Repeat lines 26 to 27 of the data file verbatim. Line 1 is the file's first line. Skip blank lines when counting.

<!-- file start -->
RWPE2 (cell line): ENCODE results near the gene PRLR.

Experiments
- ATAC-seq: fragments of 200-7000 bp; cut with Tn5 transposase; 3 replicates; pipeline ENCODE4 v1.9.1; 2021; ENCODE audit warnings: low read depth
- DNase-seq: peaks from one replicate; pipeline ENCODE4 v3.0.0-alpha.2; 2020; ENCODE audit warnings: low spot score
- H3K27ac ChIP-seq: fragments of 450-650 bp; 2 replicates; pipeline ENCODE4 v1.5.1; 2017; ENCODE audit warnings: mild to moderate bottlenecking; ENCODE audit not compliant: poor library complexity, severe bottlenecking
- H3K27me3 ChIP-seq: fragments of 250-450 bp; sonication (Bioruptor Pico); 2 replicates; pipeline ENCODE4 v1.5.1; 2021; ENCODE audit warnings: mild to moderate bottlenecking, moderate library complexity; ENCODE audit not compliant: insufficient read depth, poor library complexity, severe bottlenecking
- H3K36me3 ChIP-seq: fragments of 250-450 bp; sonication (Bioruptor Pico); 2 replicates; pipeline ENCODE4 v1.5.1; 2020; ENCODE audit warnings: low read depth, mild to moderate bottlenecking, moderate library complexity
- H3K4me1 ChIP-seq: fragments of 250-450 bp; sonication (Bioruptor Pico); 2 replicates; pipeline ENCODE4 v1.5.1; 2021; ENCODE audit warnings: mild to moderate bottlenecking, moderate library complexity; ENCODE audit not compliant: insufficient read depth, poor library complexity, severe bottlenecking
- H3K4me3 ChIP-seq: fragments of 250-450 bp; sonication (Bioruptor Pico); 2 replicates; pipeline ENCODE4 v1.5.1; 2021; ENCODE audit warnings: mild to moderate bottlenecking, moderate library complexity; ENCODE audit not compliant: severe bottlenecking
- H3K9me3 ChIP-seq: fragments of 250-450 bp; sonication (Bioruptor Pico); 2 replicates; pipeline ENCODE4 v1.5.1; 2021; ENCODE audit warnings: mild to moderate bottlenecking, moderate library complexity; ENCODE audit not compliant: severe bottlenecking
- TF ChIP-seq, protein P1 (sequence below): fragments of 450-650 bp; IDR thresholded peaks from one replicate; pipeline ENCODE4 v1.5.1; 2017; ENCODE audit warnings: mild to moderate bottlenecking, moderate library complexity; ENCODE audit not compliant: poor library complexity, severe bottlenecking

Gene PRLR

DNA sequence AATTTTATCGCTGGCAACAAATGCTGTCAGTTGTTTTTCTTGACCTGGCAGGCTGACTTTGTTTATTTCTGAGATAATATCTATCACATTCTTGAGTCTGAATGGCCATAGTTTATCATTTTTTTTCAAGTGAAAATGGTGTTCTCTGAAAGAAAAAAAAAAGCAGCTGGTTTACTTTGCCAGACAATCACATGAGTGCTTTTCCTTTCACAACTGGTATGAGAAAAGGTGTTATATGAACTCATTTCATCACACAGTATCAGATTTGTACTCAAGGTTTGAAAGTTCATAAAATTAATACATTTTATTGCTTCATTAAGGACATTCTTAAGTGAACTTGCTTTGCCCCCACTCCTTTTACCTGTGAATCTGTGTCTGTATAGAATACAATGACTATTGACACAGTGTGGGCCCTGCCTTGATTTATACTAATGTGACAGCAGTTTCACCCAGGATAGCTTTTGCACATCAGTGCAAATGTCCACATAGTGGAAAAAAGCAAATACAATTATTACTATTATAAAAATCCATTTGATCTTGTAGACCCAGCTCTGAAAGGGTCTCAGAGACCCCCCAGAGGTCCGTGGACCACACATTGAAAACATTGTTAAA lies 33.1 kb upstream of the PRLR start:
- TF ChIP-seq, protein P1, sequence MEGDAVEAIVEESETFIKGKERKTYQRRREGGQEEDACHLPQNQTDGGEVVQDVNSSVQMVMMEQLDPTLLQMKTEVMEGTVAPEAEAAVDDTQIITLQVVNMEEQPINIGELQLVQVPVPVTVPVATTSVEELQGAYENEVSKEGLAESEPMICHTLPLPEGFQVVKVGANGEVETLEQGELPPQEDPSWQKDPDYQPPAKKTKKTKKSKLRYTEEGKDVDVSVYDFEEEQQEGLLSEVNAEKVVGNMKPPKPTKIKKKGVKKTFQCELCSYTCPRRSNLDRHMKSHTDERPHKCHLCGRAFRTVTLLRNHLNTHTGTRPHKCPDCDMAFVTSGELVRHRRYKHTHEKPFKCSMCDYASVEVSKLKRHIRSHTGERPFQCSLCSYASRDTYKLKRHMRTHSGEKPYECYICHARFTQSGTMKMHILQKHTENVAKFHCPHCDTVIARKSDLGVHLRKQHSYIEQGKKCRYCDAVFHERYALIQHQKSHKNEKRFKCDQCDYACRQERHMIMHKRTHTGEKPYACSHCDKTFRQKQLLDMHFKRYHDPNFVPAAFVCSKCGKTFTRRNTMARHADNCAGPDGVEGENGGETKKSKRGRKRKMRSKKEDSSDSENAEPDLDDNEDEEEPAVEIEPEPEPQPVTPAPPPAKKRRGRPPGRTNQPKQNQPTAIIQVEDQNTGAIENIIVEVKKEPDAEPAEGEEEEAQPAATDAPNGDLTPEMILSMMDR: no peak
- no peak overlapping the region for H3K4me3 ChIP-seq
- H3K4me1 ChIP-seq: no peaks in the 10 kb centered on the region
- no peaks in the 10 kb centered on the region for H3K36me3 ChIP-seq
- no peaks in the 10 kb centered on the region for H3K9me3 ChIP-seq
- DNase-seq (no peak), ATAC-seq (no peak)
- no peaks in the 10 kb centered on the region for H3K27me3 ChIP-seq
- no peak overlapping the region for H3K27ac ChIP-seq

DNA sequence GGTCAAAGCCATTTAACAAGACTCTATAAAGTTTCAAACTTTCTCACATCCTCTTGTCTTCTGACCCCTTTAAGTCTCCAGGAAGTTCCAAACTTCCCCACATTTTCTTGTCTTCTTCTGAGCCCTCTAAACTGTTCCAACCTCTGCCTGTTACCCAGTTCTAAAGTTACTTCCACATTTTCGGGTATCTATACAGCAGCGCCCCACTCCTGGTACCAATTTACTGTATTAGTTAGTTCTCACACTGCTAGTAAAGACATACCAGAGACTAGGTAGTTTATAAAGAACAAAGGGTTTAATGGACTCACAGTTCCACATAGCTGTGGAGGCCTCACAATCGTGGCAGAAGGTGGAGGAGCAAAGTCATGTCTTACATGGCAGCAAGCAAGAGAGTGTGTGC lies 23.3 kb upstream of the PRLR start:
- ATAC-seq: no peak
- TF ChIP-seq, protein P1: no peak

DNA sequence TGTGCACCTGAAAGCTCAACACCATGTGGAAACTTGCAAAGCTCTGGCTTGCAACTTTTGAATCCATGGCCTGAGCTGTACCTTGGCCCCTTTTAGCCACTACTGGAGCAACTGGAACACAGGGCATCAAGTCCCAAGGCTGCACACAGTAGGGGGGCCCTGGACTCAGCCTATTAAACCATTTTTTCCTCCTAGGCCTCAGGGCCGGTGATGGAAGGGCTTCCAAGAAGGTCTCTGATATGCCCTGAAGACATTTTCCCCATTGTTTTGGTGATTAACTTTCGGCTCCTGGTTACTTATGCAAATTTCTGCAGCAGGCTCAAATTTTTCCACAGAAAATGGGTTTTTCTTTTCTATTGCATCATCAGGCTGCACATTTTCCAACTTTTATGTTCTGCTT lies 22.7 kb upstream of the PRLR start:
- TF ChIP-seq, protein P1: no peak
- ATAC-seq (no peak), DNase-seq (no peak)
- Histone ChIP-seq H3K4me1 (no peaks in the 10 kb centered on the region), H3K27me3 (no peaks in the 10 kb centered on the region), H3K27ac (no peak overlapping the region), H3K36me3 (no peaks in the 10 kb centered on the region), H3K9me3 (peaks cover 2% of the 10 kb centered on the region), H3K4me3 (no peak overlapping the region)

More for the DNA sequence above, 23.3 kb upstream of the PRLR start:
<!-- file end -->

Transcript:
- TF ChIP-seq, protein P1: no peak
- ATAC-seq (no peak), DNase-seq (no peak)